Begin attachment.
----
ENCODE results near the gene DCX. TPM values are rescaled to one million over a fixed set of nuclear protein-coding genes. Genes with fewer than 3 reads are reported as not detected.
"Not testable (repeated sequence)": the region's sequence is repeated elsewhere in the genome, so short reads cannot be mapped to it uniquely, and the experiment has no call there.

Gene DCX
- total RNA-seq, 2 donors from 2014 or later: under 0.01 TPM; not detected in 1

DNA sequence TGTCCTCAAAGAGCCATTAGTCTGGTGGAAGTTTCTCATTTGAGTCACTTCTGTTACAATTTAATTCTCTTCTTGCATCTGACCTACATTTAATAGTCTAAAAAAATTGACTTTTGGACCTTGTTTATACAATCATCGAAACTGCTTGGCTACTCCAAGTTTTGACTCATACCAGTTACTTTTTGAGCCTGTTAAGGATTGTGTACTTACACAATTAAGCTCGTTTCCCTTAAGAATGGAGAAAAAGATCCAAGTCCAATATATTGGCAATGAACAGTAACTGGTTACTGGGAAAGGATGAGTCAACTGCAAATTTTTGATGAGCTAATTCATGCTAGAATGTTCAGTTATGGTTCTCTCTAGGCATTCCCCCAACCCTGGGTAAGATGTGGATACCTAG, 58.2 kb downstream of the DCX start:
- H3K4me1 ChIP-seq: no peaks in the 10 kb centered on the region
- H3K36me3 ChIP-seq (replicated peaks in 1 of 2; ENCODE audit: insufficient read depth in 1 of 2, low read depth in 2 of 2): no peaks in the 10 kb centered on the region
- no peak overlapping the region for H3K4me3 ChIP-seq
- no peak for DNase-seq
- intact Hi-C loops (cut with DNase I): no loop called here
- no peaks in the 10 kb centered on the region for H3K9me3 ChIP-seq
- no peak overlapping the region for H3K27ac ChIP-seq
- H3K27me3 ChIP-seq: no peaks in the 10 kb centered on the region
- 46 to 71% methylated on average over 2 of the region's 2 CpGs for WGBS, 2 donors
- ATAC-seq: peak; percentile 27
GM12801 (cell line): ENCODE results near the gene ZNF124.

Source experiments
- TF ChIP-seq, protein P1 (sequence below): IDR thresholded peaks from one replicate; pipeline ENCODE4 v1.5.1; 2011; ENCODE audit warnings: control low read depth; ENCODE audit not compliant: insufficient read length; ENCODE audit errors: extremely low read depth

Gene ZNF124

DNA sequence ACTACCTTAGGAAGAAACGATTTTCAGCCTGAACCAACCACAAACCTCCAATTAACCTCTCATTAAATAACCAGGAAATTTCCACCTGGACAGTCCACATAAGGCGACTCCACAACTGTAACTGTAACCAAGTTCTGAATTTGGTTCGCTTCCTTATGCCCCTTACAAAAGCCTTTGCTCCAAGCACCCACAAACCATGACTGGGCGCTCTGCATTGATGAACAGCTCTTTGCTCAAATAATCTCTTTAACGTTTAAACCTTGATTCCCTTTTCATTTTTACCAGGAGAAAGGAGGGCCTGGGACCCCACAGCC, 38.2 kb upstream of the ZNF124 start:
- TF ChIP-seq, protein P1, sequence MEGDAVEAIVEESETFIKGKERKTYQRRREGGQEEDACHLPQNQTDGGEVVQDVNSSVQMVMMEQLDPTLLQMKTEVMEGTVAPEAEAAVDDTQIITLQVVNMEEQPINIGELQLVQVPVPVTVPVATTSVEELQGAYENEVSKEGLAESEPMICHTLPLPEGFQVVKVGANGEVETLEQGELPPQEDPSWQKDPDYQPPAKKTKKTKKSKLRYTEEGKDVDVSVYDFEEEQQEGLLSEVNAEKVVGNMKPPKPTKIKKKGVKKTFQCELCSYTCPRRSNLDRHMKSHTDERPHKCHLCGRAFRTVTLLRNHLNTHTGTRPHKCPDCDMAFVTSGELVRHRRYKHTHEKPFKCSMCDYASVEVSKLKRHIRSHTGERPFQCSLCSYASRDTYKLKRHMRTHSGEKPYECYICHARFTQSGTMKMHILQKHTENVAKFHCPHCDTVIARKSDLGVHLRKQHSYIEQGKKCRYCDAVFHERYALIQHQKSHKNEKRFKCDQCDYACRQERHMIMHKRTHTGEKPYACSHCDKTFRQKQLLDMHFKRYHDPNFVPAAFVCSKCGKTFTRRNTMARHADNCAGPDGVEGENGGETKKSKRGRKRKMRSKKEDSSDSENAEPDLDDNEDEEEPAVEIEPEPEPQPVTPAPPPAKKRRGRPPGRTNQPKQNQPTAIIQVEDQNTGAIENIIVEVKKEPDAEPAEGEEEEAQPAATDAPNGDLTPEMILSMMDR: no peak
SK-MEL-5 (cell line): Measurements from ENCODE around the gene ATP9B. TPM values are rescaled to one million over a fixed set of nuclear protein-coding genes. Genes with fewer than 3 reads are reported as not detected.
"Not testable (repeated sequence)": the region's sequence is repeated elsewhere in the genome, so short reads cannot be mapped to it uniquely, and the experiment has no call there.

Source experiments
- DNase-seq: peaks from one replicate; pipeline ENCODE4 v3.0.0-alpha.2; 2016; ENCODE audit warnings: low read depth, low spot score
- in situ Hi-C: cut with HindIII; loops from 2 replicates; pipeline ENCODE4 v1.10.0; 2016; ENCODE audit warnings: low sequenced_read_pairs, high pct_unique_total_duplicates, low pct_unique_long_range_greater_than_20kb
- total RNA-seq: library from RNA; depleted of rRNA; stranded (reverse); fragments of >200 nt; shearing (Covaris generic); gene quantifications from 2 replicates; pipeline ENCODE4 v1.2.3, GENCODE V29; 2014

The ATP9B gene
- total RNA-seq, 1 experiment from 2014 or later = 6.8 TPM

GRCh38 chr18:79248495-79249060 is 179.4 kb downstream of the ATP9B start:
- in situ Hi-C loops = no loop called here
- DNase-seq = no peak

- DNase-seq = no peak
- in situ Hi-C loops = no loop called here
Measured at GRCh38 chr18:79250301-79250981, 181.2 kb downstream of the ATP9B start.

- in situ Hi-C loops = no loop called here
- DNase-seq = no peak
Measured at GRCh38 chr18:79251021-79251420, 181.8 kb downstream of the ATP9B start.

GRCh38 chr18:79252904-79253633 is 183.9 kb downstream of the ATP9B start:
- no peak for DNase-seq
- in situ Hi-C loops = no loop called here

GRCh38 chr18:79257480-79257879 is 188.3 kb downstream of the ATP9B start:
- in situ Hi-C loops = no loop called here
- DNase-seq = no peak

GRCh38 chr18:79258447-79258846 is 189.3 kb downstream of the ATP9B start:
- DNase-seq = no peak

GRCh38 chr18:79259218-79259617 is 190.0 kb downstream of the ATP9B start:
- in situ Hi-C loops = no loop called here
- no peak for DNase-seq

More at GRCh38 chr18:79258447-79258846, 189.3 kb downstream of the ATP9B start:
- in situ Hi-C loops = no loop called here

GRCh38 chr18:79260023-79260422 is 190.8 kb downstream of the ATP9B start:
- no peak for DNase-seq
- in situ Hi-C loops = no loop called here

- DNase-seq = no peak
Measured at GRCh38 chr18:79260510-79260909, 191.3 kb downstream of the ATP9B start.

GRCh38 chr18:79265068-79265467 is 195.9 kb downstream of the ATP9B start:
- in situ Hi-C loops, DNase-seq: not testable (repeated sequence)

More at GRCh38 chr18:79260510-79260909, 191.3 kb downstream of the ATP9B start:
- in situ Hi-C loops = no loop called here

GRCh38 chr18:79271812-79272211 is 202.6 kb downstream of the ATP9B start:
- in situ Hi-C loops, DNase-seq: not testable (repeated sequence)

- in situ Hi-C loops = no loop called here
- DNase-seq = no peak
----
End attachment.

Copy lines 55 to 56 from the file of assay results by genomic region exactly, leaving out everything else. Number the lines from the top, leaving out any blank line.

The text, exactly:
- DNase-seq = no peak
Measured at GRCh38 chr18:79260510-79260909, 191.3 kb downstream of the ATP9B start.